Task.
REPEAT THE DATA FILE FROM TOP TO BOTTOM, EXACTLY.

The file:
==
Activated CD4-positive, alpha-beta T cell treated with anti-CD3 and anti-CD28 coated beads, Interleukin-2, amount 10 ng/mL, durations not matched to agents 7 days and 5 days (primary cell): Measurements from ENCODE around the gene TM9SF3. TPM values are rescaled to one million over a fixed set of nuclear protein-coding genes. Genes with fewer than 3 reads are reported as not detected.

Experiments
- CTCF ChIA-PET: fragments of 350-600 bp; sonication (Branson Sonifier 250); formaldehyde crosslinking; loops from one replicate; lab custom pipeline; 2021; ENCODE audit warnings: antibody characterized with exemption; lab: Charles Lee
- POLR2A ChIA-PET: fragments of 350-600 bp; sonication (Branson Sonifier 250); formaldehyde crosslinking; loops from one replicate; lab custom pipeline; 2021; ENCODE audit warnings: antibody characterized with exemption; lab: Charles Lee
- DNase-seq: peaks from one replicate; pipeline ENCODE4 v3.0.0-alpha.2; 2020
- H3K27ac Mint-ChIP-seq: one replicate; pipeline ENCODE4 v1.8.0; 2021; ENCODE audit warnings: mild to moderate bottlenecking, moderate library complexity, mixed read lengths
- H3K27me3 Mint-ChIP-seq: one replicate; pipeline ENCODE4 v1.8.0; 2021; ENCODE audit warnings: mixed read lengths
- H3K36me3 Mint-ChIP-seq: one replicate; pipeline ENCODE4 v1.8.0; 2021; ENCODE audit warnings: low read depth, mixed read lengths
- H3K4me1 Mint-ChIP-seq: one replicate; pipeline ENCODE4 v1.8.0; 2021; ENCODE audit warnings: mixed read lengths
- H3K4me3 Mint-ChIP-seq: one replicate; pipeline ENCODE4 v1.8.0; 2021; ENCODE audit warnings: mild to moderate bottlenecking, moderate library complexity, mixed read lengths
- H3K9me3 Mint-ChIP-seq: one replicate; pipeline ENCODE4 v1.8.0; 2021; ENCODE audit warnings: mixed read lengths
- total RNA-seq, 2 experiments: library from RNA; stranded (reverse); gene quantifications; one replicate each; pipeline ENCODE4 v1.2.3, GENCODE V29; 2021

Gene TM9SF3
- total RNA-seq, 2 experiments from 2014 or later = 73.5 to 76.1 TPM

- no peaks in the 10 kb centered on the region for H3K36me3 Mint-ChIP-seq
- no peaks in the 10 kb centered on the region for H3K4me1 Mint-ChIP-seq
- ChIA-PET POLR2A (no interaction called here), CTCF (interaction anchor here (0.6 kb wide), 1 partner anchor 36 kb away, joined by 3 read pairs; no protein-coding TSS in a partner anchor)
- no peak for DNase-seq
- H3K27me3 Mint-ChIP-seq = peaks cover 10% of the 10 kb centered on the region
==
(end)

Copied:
Activated CD4-positive, alpha-beta T cell treated with anti-CD3 and anti-CD28 coated beads, Interleukin-2, amount 10 ng/mL, durations not matched to agents 7 days and 5 days (primary cell): Measurements from ENCODE around the gene TM9SF3. TPM values are rescaled to one million over a fixed set of nuclear protein-coding genes. Genes with fewer than 3 reads are reported as not detected.

Experiments
- CTCF ChIA-PET: fragments of 350-600 bp; sonication (Branson Sonifier 250); formaldehyde crosslinking; loops from one replicate; lab custom pipeline; 2021; ENCODE audit warnings: antibody characterized with exemption; lab: Charles Lee
- POLR2A ChIA-PET: fragments of 350-600 bp; sonication (Branson Sonifier 250); formaldehyde crosslinking; loops from one replicate; lab custom pipeline; 2021; ENCODE audit warnings: antibody characterized with exemption; lab: Charles Lee
- DNase-seq: peaks from one replicate; pipeline ENCODE4 v3.0.0-alpha.2; 2020
- H3K27ac Mint-ChIP-seq: one replicate; pipeline ENCODE4 v1.8.0; 2021; ENCODE audit warnings: mild to moderate bottlenecking, moderate library complexity, mixed read lengths
- H3K27me3 Mint-ChIP-seq: one replicate; pipeline ENCODE4 v1.8.0; 2021; ENCODE audit warnings: mixed read lengths
- H3K36me3 Mint-ChIP-seq: one replicate; pipeline ENCODE4 v1.8.0; 2021; ENCODE audit warnings: low read depth, mixed read lengths
- H3K4me1 Mint-ChIP-seq: one replicate; pipeline ENCODE4 v1.8.0; 2021; ENCODE audit warnings: mixed read lengths
- H3K4me3 Mint-ChIP-seq: one replicate; pipeline ENCODE4 v1.8.0; 2021; ENCODE audit warnings: mild to moderate bottlenecking, moderate library complexity, mixed read lengths
- H3K9me3 Mint-ChIP-seq: one replicate; pipeline ENCODE4 v1.8.0; 2021; ENCODE audit warnings: mixed read lengths
- total RNA-seq, 2 experiments: library from RNA; stranded (reverse); gene quantifications; one replicate each; pipeline ENCODE4 v1.2.3, GENCODE V29; 2021

Gene TM9SF3
- total RNA-seq, 2 experiments from 2014 or later = 73.5 to 76.1 TPM

- no peaks in the 10 kb centered on the region for H3K36me3 Mint-ChIP-seq
- no peaks in the 10 kb centered on the region for H3K4me1 Mint-ChIP-seq
- ChIA-PET POLR2A (no interaction called here), CTCF (interaction anchor here (0.6 kb wide), 1 partner anchor 36 kb away, joined by 3 read pairs; no protein-coding TSS in a partner anchor)
- no peak for DNase-seq
- H3K27me3 Mint-ChIP-seq = peaks cover 10% of the 10 kb centered on the region